This leads to defects that form focal conics -- ellipses and hyperbolas.
In this set of animations, we show simulation results for the dynamical evolution of smectic-A liquid crystals. Experiments are often performed by putting the smectic between two microscope slides. The slides can have different anchoring conditions. Planar boundary conditions are treatments which align the smectic molecules parallel to the glass slides, meaning the layers are perpendicular to the slide. Homeotropic boundary conditions align the layers parallel to the slide (and hence flat). Planar boundary conditions naturally attach one of the two confocal conics in each domain to the microscope slide, so imaging the top and bottom is the natural thing to do. For homeotropic boundary conditions, the top and bottom are flat and boring, so experimentalists (and simulators) examine instead an intermediate height in the sample. In each case, the images are taken with light (simulated or real) transmitted through crossed polarizers on either side: the dark and light regions show the defect structures.
|Top boundary of the simulated coarsening sample with planar anchoring (layers perpendicular to the glass slides).||Coarsening viewed on an intermediate plane within the bulk of a sample, with homeotropic boundary conditions (layers parallel to the top and bottom boundaries).|
|Bottom boundary of a simulated sample with planar anchoring (layers perpendicular to the glass slides).||Top boundary of the same simulated sample with planar anchoring (layers perpendicular to the glass slides).||Experimental movie of 8CB with planar anchoring, under oscillatory shear with an amplitude of 0.73 at 0.1 Hz, with plates separated by a gap of 21 microns (sped up for viewing).|
For planar anchoring under external shear, the focal conics in the experiments and simulations seem qualitatively similar.
|An intermediate plane within the bulk of a sample, with homeotropic boundary conditions (layers parallel to the top and bottom boundaries).||An isolated defect in a homeotropically aligned sample; strain amplitude 0.4 sheared at 0.4 Hz with a gap size of 15 microns.||Experimental movie of 8CB with initially homeotropic anchoring with lots of defects, under oscillatory shear with an amplitude of 0.42 at 1.0 Hz, with plates separated by a gap of 15 microns (sped up for viewing; the movie is ~20 minutes of shearing).|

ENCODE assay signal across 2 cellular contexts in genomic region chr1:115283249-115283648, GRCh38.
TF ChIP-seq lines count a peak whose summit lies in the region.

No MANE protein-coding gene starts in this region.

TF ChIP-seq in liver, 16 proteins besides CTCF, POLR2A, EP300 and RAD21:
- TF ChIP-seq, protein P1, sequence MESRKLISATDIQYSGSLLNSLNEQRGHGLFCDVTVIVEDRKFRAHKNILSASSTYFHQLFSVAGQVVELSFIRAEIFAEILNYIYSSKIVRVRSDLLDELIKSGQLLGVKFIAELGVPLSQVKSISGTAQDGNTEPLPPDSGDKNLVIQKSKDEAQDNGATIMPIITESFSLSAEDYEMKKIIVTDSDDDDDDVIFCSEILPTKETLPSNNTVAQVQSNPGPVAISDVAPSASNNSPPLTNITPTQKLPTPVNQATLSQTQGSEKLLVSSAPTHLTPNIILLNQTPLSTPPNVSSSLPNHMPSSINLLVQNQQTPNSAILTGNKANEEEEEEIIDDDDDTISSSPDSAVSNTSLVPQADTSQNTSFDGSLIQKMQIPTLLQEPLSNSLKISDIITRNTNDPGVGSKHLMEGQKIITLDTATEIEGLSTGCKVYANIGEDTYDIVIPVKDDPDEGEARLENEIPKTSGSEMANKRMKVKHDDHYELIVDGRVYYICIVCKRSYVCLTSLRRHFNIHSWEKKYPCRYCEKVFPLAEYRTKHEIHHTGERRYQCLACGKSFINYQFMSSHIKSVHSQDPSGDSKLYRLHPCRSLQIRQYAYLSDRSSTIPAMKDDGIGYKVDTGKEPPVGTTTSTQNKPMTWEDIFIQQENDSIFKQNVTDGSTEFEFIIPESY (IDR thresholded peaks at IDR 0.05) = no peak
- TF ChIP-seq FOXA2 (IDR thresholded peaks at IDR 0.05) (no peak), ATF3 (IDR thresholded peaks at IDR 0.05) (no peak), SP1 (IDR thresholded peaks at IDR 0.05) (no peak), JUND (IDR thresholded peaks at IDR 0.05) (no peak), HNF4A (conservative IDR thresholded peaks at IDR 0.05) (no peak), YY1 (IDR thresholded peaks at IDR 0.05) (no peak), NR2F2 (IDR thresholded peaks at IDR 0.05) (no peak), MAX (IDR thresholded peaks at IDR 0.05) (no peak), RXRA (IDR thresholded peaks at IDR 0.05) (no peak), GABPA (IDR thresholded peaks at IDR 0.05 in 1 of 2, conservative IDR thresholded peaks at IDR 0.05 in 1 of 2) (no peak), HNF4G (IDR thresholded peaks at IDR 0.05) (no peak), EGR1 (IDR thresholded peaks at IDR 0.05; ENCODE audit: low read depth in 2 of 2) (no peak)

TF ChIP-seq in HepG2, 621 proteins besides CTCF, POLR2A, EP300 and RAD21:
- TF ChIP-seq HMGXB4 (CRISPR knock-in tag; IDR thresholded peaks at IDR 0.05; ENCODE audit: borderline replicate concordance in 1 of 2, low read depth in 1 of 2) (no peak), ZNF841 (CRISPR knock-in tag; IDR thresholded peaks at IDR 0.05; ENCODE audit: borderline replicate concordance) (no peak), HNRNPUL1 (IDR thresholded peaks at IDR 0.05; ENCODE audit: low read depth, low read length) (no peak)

Here the simulation differs from the experiment in at least two important
ways. First, the simulation has large 'bands' separating the cross-hatched
circles (representing a vertical focal conic defect representing the dimple
near the stem of the 'apple-shaped' focal conic layers. Second, the
experiment under shear destroys the original focal conic defects, and
develops a new pattern of domains with eccentricity perpendicular to the
direction of shear. Whether this represents differences in the parameters
of the simulation and the experiment (relative elastic or viscous constants
or rates), or important new physics (dislocations omitted from the simulation)
remains to be discovered.
James P. Sethna, email@example.com; This work supported by the Basic Energy Sciences division of the Department of Energy, through grant DE-FG02-07ER46393, and by the National Science Foundation CBET-PMP 1232666 and DMR-1056662.
Statistical Mechanics: Entropy, Order Parameters, and Complexity, now available at Oxford University Press (USA, Europe).